Brilliant shot by Henrik Nillson
Here in Anchorage we have to listen to BBC on Public Radio for most of the late night hours. The eruption of a volcano in Iceland has disrupted human activity that is reliant on recently developed technologies. The folks at the BBC don’t seem to get it. Simply, nature trumps man. How ironic that the BBC can’t seem to mention that we humans have built an unworkable system. Rather than focus on the cascading technological failures caused by a natural event in Iceland the BBC can’t go beyond reporting effects. How odd.
We have created for ourselves some unreal views of nature and our relationship to nature. Technologists hate to say they got it wrong. We have convinced ourselves, and our media trumpets the view that our technology has outdone nature. Nothing could be further from the truth.
See for example:
Winner, Langdon. Autonomous Technology: Technics-out-of-Control as a Theme in Political Thought. Cambridge, MA: The MIT Press, 1992.
Ellul, Jacques. The The Technological Society. New York, NY: Random House, 1964.
Update: 2010 April 28
I think Joe Bageant’s take is grounded in reality,
Thanks to technology and layers upon layers of mediation by TV, movies, the Internet, etc., gadgets and manufactured imagery, we all live many steps removed from reality. Collapse is symbolized to each of us in different ways. To some it would be the sustained malfunction and lack of access of the Internet, which is surely coming……
I have come to think the price of admission anywhere in the world, (except in America and Europe, where enough dough will get your ass kissed in any circles) is service to others. We have been indoctrinated by an earth devouring capitalist system to believe otherwise. Believe that giving only depletes. And that mankind and civilization came about through kings and warriors and “great men.” But the essential glue of man the social animal has always been on cooperation and sharing. That an endless stream of elite thieves have always managed to steal the fruits of that cooperation does not matter. And the best that is in man still rests on the same fundamentals — cooperation for the greater good of all.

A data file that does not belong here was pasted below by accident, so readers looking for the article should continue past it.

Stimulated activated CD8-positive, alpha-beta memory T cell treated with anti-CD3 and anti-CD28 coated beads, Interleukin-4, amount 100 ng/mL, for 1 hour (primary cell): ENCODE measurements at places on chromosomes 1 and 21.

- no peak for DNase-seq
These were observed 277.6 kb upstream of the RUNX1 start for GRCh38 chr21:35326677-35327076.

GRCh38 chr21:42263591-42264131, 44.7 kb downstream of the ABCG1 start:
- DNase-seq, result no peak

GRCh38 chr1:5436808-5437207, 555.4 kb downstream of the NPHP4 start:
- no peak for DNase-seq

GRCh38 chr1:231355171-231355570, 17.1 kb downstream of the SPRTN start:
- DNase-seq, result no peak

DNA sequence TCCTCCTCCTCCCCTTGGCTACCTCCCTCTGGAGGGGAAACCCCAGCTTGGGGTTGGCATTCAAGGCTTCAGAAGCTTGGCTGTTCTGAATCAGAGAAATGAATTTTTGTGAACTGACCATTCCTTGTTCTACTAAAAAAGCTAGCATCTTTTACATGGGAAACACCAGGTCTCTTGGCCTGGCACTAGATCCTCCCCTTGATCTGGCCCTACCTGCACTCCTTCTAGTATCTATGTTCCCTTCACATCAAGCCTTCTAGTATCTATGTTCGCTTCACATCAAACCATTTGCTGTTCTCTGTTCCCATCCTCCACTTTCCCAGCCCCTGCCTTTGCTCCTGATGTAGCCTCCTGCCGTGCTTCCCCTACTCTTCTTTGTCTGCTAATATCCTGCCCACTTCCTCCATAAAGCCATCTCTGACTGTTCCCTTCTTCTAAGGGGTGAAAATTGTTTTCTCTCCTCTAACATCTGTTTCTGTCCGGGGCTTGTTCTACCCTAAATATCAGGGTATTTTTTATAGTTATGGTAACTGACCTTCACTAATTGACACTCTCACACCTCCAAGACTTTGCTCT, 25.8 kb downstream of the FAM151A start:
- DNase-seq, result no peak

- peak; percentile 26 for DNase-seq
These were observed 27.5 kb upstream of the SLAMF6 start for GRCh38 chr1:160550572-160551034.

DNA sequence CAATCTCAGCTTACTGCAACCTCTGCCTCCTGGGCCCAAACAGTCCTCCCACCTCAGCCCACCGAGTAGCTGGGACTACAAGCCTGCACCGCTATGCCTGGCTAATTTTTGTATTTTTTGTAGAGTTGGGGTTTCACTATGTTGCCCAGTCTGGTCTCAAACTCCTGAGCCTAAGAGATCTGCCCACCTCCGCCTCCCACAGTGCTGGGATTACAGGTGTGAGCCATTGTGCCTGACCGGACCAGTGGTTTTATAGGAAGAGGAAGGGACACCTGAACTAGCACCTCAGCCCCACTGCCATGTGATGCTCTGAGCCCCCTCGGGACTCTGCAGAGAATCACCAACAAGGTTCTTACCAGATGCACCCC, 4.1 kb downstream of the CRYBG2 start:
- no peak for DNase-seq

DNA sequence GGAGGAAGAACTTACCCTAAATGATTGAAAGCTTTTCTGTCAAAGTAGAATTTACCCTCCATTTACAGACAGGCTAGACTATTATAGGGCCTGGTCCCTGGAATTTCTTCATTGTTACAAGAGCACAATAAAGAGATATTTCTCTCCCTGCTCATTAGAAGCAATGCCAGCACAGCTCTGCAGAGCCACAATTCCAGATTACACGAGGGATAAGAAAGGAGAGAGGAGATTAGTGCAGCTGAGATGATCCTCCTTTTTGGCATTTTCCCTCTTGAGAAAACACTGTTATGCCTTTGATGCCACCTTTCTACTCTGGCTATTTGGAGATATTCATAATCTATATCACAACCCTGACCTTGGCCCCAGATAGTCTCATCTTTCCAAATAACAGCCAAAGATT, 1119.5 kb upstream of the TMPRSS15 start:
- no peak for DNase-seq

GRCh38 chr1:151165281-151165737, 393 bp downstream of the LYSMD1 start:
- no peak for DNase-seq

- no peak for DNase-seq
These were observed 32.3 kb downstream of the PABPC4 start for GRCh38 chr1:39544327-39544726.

Most of the folks here in the U.S. can’t imagine a “cooperative economic model.” I think it’s been “programmed” out of most folks here in the U.S. – cooperation is a model that few U.S. citizens have ever encountered over the course of their lives. Too bad for all of us.
Dutch winter is, I guess, a bit different than, say, Alaskan. More moderate, and well, we haven’t had some serious natural ice for 12 years. So when it arrived in early January, well, it makes for a few pictures I would like to share. Get out the skates! The conversion to flash is not flawless, but hey, I am not going to post PowerPoint files here. Ignore the captions and enjoy. Click for next slide.
Ok, ok, let’s step away for a second from the elections and the crisis. As if there isn’t enough going on on a smaller, and larger scale. In the latter category: our sun. Stunning pictures of our closest star, published through the Boston Globe.
Unfortunately the comment section derailed into a pro-contra “God” thing. I suggest you simply enjoy the 21 stunning images of our beautiful environment. And yes, I know these are seriously postprocessed.
I never had any fear of heights, until about 10 years ago. I was in Singapore for a client and while in a meeting on the 40-something-th floor, dead tired from the long flight, something “went wrong” in the attic. No panic, but major discomfort, and it never went away. Now this really scared the crap out of me just watching.
¬†Have a peek at the video’s and other pictures there.
I know some cat lovers are drooling around here. I find this pretty funny, from either perspective. You can choose “who wins” and in what way.
Na nana nana na.
There are a three earthly things I would like to do in this life, some more achievable than the other. One of them is visit Yellowstone. This morning, as I was flipping through some links and photo’s I knew again why.